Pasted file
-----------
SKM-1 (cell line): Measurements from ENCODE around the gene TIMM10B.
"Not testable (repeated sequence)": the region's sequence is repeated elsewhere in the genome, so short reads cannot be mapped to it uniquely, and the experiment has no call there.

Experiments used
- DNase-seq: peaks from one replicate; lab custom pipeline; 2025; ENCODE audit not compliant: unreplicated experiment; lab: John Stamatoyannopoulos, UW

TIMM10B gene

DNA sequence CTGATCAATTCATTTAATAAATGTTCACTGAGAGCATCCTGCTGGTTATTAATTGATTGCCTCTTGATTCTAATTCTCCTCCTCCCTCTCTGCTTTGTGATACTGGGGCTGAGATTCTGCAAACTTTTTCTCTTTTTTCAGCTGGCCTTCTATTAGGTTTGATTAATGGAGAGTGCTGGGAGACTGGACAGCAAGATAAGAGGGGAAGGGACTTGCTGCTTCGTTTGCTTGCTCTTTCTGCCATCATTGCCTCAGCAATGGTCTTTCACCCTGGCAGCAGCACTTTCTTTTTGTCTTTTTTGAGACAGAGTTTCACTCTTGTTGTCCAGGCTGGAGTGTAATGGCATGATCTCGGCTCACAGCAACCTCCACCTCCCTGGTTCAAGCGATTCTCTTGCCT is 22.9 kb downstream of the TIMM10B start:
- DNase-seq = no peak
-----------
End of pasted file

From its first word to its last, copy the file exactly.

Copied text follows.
SKM-1 (cell line): Measurements from ENCODE around the gene TIMM10B.
"Not testable (repeated sequence)": the region's sequence is repeated elsewhere in the genome, so short reads cannot be mapped to it uniquely, and the experiment has no call there.

Experiments used
- DNase-seq: peaks from one replicate; lab custom pipeline; 2025; ENCODE audit not compliant: unreplicated experiment; lab: John Stamatoyannopoulos, UW

TIMM10B gene

DNA sequence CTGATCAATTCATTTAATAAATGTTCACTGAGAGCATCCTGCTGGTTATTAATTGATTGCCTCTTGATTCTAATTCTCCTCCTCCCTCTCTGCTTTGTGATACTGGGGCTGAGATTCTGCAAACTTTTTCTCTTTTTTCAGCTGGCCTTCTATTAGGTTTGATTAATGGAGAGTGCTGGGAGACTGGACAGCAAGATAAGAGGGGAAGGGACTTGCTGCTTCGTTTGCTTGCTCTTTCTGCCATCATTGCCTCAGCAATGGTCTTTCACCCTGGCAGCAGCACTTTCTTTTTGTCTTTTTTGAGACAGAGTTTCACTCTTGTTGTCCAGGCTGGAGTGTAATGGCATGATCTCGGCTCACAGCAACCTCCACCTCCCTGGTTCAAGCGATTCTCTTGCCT is 22.9 kb downstream of the TIMM10B start:
- DNase-seq = no peak